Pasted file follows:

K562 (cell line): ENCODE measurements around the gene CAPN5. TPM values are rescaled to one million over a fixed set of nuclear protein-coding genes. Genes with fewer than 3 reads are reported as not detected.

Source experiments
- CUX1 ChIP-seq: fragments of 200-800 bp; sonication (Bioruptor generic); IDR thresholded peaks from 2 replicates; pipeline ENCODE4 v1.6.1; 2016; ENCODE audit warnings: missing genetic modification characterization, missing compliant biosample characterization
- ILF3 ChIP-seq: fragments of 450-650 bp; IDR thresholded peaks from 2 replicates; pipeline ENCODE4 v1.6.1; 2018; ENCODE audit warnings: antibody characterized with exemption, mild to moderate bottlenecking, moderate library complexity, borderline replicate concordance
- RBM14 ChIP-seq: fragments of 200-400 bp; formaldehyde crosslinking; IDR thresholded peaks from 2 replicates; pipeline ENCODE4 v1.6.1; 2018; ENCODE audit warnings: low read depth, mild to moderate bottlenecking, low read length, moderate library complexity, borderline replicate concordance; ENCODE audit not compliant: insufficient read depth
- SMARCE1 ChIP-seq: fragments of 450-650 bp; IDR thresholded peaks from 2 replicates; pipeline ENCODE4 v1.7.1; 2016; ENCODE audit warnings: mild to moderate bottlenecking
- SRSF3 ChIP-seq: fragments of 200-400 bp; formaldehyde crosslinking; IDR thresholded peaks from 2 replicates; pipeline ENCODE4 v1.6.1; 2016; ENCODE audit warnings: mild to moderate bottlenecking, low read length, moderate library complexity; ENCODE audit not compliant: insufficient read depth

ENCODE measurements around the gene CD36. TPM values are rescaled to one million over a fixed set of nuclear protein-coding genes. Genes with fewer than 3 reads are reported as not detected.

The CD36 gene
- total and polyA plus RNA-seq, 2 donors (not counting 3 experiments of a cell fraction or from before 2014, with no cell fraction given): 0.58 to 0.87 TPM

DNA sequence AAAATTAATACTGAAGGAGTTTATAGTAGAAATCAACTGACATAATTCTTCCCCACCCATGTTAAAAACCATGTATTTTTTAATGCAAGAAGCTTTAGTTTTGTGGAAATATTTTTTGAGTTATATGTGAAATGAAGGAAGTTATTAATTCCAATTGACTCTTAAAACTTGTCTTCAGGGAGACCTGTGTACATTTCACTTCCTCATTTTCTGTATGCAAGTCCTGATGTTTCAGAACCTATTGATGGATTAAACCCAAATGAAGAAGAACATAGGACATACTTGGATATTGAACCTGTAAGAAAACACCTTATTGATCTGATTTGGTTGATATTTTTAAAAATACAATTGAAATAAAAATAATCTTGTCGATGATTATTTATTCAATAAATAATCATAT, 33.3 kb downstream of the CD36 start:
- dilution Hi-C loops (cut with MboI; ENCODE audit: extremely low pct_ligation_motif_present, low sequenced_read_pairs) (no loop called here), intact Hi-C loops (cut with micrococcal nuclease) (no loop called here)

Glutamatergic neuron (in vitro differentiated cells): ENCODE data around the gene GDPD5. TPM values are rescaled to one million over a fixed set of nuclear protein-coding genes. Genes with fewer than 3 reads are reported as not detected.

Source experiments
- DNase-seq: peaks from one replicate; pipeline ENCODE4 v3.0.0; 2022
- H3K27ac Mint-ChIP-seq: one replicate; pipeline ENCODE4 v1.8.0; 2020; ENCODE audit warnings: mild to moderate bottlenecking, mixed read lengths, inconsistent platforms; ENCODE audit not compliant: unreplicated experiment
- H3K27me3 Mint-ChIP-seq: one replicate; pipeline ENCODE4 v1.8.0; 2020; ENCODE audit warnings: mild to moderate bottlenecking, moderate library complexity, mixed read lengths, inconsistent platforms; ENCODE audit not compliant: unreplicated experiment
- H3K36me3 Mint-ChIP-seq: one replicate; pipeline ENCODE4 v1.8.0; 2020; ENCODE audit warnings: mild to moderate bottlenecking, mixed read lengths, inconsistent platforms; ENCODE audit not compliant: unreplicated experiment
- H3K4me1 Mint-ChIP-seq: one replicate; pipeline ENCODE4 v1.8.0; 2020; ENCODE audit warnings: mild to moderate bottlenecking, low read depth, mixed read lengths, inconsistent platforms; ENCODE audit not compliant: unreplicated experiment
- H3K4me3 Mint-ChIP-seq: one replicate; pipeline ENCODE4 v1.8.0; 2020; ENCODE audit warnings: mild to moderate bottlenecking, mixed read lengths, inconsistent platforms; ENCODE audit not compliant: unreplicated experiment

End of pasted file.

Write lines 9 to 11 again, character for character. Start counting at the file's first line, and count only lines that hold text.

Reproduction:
The CD36 gene
- total and polyA plus RNA-seq, 2 donors (not counting 3 experiments of a cell fraction or from before 2014, with no cell fraction given): 0.58 to 0.87 TPM

DNA sequence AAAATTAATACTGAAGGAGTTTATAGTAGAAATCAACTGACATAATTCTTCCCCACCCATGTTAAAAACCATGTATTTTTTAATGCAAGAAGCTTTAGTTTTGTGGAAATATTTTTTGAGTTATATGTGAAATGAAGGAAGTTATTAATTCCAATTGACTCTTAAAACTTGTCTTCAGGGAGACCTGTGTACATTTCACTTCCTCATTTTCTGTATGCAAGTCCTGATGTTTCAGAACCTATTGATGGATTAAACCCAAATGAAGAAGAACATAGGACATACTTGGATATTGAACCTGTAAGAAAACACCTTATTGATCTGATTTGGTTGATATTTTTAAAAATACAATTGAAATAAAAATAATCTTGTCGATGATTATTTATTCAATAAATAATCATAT, 33.3 kb downstream of the CD36 start: